Roll on autumn

As I tossed the empty bottle of factor 30 sunscreen in the bin and jammed my dirty washing into the suitcase, a text from Yorkshire told me that it was 3C in Upper Nidderdale, the coldest August night since records began – as well as the wettest summer for 100 years. My courgettes are flourishing and my roses mouldy. I never thought I'd write these words, but after holiday temperatures in the upper 30s, I'm actually looking forward to a cool breeze. I've basked in so much sun on holiday in Italy, I'm in danger of resembling an old leather handbag, which isn't an attractive look in anyone over 40. I've drunk so much water to fend off death by dehydration I'm sick of the taste of it. I've stuck to a healthy hot weather diet of salad, fresh fruit, and grilled fish. I can't wait for porridge, a big Sunday roast and a hot water bottle, frost in the morning, damsons and blackberries. Bring on autumn, I'm ready for it.

We need heroes

The honours system is past its sell-by date, according to an influential committee of MPs who think the Prime Minister should have no say in who gets a gong. At the moment, a quota system operates ensuring up to four civil servants receive honours for every single sportsperson. The Public Administration Select Committee has just published a report complaining that far too many rewards are handed to pop stars, actors, celebrities, politicians and civil servants and too few to ordinary people who contribute to the community. I could not agree more: our success in the Olympics and the Paralympics gives the Government a chance to draw a line under the mistakes of the past and implement a new system. Knighthoods and titles that are reminiscent of our former Empire must be scrapped without delay. The people worth honouring in the UK are those who inspire others and set an example, not wealthy businessmen, party donors and civil servants with fat pensions. If Cameron wants to show he recognises excellence and listens to the mood of the country, he will take a deep breath, award no more of these anteduluvian titles and implement an entirely new, honour – the People's Hero.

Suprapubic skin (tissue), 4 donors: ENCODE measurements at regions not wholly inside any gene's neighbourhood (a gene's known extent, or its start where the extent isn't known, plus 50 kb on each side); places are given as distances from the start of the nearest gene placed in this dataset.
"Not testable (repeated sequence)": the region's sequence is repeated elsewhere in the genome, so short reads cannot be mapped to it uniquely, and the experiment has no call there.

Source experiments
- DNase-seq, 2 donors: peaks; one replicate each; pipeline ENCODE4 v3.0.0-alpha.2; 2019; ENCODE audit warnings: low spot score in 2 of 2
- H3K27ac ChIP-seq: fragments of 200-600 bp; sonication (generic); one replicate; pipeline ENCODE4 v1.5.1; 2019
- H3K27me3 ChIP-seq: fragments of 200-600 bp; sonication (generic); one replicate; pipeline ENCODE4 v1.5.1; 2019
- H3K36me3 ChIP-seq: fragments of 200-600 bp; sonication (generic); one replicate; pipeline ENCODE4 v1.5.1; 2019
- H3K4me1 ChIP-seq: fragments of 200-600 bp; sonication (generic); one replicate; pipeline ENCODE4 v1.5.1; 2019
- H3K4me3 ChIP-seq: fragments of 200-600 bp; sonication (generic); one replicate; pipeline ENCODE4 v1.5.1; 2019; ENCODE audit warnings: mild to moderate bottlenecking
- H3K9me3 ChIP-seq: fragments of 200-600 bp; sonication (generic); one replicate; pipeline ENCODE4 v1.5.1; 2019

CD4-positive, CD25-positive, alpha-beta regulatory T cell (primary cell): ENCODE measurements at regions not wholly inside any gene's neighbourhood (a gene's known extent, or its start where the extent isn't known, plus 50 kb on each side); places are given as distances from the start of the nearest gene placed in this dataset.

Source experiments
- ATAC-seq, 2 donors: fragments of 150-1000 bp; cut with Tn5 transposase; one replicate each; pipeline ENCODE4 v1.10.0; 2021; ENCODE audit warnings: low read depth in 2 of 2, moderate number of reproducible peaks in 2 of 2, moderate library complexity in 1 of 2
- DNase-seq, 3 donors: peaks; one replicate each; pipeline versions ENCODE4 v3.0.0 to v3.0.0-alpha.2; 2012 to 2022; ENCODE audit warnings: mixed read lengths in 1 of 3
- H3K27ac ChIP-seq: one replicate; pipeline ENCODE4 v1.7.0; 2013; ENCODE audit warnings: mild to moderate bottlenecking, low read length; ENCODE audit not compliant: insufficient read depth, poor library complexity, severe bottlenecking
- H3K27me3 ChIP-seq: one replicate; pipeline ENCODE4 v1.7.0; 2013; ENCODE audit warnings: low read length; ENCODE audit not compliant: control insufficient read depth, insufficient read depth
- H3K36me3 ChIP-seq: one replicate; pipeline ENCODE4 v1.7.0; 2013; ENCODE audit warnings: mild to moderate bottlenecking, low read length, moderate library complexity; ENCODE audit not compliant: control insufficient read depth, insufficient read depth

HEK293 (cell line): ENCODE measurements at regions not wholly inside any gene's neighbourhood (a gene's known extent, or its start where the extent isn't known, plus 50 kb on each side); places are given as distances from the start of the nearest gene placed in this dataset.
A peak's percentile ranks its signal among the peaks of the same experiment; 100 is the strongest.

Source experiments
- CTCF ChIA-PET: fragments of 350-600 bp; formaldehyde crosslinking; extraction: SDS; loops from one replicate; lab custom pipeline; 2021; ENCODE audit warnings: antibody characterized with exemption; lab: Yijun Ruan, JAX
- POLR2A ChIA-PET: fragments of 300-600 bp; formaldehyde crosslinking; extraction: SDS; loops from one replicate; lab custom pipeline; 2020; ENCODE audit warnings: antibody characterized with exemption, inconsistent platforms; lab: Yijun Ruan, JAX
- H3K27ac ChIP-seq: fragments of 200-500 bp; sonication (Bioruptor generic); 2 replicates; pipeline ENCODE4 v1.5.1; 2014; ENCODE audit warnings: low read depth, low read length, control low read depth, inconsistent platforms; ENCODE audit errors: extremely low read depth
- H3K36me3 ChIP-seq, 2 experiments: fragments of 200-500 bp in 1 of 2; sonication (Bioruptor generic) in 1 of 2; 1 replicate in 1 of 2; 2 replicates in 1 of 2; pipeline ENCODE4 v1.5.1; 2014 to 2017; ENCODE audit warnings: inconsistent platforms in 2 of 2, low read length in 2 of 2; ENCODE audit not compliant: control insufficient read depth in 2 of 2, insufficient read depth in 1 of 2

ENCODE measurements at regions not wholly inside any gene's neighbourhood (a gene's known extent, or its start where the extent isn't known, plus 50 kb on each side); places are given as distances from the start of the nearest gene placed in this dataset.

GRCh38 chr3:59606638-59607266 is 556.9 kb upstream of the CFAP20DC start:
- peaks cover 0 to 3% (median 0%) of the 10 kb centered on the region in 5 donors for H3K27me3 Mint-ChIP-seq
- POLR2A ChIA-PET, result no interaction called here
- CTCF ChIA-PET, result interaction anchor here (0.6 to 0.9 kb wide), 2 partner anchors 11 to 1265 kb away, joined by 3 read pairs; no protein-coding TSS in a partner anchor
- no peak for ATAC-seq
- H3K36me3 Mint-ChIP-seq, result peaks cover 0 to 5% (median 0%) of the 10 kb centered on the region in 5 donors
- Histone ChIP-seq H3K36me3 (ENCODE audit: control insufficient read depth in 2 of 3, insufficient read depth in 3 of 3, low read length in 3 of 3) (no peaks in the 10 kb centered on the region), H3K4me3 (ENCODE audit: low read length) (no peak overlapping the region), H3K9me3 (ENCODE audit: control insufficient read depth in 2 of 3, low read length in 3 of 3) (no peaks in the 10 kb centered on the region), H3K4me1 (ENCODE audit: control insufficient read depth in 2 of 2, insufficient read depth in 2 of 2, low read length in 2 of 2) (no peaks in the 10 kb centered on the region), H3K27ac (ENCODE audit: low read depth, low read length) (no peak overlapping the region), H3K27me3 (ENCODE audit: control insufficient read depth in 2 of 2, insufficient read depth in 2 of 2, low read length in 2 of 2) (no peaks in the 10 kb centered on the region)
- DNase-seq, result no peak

Petty in pink

When Lego launched a cutesy version of its Duplo building system for little girls, the Spark group of feminists in the US was outraged, claiming it was sexist. It got 50,000 people to sign a petition against the range, which comes in a pink container and contains a little stove with pots and pans, as well as a beauty salon. The Pink Brick Box was also criticised by Pink Stinks in the UK, which said it promotes stereotypes. The basic kit costs around £13, and has been a huge hit: little girls can decorate a house with flowers, customise a pony and put together a kennel and a grooming kit for a puppy. Sales have boomed, and Lego reported a 35 per cent increase in profits and a 24 per cent increase in sales for the first six months of 2012. The Danish company will be employing another 1,000 people to meet demand, a 10 per cent increase in its workforce. As a child, I loved Lego. When my parents gave me a doll, I ripped the arms off. My next toy was Lego followed by Meccano. I spent hours building complicated bridges and houses and ended up studying architecture. The important thing with construction toys is that they teach kids to put things together by themselves. I can't get worked up about pink Lego.